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Wednesday, March 1, 2017

The Interview – Michael New, OBE

 
Michael New entered the aquaculture industry in 1969 after extensive experience in the animal feedstuff industry. After research on freshwater prawn culture he worked as an aquaculture consultant (1973-1979 and 1981-1986). Mr New managed an UNDP/FAO project in Thailand (1979-1981) designed to expand freshwater prawn farming.

He was Senior Aquaculturist (1986-1988) in the FAO global Aquaculture Development and Coordination Programme and an FAO Senior Fishery Resources Officer (Aquaculture) in 1991-1992. He was Programme Coordinator of the ASEAN-EEC Aquaculture Development and Coordination Programme, a regional twinning programme based in Bangkok (1988-1991 and 1992-1995). After 1995 I returned to free-lance consultancy.


He has worked in 43 countries in Africa, the Americas, Asia and Europe. Mr New has authored nearly 150 technical manuals, scientific papers, book chapters and popular articles on aquaculture and have chaired or been a keynote/plenary speaker at numerous international conferences. He was Steering Committee Chair for World Aquaculture ’99 (Sydney) and AQUA 2000 (Nice) and Programme Chair for World Aquaculture ’05 (Bali).

He was also a member of the Steering and Programme Committees for World Aquaculture ’08 (Busan) and World Aquaculture ’11 (Natal, Brazil). He organised Giant Prawn 1980 (Bangkok) and Giant Prawn 2011 (Kochi) and is currently co-organising Giant Prawn 2017 (Bangkok). He chaired the EAS-WAS conference AQUA 2012 (Prague) and is a member of the Steering Committee for the WAS-EAS conference AQUA 2018 (Montpellier).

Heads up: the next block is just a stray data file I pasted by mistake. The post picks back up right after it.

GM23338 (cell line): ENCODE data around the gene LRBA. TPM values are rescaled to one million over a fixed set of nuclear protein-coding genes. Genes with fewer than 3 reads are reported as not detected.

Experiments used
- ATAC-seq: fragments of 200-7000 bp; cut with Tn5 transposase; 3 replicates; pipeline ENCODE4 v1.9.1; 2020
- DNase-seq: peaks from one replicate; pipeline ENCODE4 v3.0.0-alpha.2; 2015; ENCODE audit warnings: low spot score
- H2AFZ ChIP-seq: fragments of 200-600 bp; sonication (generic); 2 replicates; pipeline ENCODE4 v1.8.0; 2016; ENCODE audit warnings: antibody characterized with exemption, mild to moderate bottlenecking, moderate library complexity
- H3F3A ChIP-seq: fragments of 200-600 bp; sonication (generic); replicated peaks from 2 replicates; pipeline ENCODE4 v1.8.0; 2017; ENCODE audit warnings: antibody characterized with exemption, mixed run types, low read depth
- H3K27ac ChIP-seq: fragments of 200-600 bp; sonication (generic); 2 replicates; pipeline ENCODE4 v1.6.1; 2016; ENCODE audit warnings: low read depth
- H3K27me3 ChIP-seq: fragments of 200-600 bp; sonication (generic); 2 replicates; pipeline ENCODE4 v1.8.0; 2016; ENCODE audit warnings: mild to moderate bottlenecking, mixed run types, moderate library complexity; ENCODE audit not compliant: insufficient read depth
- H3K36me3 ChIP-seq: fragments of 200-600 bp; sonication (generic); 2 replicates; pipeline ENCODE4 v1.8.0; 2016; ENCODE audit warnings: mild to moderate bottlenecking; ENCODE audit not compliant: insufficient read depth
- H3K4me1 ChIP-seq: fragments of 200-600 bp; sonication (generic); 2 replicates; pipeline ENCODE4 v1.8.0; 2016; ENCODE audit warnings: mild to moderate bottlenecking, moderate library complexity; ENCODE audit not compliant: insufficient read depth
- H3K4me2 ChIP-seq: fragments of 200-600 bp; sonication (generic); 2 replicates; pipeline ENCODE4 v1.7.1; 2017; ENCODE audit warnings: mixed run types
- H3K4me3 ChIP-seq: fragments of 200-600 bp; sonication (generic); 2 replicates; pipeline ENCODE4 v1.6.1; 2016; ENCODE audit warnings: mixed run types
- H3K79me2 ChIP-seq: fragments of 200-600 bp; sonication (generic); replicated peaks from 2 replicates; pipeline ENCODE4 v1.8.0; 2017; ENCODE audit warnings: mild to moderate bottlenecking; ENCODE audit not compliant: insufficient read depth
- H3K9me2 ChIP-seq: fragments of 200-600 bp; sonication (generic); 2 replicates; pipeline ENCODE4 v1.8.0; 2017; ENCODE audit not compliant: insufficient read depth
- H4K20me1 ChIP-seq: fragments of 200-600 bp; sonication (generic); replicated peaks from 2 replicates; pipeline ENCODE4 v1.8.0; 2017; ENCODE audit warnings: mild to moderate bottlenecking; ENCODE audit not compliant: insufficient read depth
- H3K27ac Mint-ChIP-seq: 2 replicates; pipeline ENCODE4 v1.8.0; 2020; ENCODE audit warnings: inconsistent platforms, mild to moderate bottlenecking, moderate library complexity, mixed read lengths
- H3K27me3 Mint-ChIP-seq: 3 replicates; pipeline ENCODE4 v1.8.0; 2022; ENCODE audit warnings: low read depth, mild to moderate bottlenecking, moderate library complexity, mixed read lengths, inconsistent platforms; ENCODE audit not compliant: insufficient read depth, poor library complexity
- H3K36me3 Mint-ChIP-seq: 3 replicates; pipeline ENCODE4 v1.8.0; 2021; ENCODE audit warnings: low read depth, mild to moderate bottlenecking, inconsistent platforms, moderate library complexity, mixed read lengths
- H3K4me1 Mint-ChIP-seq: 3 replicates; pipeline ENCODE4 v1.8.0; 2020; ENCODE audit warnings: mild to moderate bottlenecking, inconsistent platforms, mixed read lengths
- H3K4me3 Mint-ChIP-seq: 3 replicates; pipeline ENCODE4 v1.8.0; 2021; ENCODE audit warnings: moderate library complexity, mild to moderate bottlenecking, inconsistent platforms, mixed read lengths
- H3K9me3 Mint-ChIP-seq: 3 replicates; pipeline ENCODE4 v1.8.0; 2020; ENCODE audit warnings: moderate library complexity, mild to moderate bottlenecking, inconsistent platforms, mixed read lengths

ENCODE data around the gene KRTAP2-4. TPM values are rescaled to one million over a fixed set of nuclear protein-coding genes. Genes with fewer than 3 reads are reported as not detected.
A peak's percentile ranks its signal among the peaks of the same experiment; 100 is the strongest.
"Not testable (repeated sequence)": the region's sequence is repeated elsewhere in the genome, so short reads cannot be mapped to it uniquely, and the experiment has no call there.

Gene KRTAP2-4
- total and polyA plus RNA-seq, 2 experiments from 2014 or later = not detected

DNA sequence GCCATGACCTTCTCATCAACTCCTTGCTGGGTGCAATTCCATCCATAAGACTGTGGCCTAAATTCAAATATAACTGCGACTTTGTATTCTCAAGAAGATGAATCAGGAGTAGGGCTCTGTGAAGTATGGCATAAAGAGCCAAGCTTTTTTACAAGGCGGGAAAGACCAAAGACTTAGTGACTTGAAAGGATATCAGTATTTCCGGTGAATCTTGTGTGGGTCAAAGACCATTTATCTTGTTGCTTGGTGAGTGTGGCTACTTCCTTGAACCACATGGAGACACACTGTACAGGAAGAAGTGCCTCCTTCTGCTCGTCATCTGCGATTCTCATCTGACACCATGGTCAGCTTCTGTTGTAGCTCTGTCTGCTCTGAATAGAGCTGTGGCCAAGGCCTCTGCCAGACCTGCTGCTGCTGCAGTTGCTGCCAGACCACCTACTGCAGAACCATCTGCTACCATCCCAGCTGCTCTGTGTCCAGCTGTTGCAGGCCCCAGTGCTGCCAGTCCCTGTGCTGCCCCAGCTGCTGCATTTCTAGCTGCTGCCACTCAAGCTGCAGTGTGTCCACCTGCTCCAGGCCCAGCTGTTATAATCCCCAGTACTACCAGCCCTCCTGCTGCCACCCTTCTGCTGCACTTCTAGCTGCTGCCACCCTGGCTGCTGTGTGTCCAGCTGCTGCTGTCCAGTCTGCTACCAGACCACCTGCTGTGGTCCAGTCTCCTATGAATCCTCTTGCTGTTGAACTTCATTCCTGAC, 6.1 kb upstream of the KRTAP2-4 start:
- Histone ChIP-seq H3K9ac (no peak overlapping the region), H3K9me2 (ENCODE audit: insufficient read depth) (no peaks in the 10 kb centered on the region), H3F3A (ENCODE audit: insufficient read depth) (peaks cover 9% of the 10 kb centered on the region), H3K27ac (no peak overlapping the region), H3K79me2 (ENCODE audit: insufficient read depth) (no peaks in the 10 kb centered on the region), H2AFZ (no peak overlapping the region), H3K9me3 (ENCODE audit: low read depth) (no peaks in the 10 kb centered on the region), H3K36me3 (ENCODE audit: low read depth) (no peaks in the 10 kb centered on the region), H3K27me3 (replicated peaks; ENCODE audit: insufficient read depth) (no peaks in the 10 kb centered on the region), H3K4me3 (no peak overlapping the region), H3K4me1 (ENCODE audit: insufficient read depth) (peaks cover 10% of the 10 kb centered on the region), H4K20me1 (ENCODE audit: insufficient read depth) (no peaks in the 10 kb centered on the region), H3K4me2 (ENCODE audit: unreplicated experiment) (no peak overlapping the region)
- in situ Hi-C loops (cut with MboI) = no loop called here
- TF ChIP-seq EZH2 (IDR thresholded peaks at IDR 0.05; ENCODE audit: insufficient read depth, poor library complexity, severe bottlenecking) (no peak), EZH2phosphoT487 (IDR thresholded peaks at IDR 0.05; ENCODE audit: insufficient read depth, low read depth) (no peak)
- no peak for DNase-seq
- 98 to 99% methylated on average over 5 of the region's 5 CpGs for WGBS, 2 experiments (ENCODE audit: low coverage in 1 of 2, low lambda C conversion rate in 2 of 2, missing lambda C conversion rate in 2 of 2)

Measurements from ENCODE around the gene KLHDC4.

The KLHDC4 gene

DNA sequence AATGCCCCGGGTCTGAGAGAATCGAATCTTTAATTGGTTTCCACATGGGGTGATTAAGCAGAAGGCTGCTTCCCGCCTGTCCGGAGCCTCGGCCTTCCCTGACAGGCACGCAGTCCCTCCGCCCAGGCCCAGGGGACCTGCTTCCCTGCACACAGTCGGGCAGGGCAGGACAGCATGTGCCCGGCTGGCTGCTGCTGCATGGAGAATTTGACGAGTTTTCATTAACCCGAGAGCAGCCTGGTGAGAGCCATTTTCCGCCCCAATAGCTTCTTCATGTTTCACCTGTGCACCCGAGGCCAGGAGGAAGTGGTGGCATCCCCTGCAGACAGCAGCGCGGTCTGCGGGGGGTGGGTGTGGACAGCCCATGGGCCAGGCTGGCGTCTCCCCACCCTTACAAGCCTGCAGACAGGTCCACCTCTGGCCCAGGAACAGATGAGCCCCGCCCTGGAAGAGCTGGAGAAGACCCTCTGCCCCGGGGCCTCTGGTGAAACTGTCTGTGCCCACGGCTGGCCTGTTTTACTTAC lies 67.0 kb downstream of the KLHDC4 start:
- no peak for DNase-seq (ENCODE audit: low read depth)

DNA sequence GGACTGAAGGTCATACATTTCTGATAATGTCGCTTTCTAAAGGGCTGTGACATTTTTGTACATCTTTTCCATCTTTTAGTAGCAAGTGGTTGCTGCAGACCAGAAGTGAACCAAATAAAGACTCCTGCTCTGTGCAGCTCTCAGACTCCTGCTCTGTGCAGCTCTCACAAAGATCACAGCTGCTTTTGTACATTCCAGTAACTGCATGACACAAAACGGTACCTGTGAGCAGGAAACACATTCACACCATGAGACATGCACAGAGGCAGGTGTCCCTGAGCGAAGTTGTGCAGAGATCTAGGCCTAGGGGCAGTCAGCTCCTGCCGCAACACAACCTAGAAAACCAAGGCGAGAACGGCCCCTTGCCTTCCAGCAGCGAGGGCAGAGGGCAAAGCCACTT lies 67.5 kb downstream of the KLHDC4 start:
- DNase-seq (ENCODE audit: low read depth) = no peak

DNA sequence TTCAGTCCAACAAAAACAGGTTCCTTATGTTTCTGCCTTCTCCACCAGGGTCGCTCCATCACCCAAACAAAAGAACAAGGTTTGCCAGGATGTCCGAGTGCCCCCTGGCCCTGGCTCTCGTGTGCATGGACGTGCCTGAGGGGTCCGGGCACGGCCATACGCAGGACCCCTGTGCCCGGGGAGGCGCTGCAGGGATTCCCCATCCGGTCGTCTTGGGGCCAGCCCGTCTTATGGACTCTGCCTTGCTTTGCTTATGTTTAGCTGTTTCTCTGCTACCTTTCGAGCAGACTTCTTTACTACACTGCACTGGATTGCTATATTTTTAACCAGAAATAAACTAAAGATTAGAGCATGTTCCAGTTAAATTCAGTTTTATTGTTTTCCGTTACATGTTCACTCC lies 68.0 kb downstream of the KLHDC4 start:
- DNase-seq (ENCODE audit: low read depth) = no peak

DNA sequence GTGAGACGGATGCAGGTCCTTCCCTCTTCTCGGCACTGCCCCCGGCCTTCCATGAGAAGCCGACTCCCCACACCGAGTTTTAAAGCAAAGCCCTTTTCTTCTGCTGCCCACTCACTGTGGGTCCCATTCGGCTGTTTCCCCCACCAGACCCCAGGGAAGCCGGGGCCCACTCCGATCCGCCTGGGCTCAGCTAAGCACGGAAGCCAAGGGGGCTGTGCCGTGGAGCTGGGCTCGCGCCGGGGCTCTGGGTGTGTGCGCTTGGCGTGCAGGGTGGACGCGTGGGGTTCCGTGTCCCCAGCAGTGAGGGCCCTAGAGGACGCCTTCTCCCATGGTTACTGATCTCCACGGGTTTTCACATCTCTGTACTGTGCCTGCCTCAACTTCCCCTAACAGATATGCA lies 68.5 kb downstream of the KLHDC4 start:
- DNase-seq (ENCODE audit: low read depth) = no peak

In 1999 Queen Elizabeth appointed Mr New as an Officer of the Order of the British Empire (OBE) in recognition of his services to aquaculture in developing countries. He is a Past-President of WAS and of EAS and an Honorary Life Member of both societies. He is a holder of the WAS Exemplary Service Gold Medal and the Gold Medal Award of the Asian Fisheries Society, and an Honorary Life Member of the China Society of Fisheries. 

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Would you tell us a little about your background that led you to found Aquaculture without Frontiers (AwF) and why, back in 2003?
Having worked for much of my professional life in developing countries I was aware of the gross levels of poverty that existed in many areas of the world. While preparing a keynote address for a WAS conference in Brazil in 2003 I had the idea of creating a voluntary organisation so that those of us who had personally benefitted from careers in aquaculture could transfer some of their knowledge for the benefit of those less fortunate than ourselves. This idea gained approval and at the WAS meeting in Hawaii in 2004 the NGO Aquaculture without Frontiers (AwF) was formally launched with the purpose of helping to alleviate poverty in developing countries through small scale responsible aquaculture.

How well do you think aquaculture will respond to the challenges of feeding an estimated 9.5 billion people by 2050? Is aquaculture a realistic protein source over more traditional foodstuffs from terrestrial sources?